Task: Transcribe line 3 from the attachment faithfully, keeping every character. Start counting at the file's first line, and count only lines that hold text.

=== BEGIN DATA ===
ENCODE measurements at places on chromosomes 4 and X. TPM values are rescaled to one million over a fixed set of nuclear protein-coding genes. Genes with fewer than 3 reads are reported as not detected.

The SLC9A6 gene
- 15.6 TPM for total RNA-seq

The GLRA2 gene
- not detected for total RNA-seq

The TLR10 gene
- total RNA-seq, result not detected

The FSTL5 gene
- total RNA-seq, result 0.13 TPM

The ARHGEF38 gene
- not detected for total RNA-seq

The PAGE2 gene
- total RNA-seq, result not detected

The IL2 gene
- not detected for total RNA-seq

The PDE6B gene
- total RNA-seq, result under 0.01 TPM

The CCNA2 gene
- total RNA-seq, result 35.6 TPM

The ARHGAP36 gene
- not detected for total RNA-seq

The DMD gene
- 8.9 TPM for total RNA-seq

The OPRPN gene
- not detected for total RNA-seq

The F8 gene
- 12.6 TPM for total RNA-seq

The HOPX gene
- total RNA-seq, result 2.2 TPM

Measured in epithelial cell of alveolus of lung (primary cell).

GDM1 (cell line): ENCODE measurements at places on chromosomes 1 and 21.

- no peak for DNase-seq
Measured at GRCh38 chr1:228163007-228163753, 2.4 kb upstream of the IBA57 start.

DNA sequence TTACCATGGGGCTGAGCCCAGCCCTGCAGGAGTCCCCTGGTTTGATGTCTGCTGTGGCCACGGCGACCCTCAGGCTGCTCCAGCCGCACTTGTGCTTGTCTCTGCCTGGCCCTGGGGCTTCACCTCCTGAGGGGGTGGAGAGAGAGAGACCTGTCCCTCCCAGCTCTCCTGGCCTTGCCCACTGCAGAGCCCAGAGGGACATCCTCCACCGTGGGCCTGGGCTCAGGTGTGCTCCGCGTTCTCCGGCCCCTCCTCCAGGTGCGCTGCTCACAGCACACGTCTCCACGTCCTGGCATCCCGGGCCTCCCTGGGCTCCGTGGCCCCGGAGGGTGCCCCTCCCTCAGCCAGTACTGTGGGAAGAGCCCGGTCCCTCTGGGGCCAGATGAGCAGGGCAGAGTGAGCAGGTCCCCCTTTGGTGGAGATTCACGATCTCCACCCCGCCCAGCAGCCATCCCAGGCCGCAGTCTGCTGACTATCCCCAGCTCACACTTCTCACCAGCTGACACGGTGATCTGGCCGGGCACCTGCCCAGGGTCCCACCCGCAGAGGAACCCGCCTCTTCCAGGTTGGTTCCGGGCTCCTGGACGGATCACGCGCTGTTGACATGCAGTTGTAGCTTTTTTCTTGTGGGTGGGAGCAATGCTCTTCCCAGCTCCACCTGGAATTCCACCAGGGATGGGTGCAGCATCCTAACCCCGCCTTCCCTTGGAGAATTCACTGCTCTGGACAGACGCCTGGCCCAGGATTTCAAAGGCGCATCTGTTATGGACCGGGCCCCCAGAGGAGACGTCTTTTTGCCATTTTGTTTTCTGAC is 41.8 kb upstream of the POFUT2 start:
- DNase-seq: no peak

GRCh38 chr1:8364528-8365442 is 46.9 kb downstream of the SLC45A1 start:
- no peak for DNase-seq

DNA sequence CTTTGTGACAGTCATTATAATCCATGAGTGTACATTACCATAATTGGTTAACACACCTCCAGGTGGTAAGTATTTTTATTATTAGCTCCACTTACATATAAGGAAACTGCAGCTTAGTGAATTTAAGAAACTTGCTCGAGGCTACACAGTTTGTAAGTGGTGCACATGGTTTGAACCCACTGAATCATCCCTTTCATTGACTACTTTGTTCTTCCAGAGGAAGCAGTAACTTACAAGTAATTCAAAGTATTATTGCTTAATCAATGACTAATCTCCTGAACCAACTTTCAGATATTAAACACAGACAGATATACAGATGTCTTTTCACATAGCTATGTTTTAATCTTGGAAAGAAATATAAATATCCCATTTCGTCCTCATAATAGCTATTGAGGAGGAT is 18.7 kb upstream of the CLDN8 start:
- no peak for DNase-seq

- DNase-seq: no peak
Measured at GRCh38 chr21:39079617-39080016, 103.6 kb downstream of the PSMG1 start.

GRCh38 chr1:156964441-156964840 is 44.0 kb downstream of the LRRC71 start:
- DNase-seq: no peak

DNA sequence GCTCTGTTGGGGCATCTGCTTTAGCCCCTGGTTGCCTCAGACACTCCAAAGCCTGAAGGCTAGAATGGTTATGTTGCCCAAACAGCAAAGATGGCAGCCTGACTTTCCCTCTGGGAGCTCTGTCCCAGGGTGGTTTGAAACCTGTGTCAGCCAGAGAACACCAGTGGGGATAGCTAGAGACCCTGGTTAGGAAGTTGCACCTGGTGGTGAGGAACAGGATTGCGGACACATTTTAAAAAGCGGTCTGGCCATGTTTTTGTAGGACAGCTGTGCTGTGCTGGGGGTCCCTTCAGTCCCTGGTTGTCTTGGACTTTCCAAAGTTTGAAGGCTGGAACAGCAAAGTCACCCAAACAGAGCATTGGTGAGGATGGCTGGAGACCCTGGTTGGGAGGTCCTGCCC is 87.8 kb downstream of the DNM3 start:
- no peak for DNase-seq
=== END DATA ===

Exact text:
- 15.6 TPM for total RNA-seq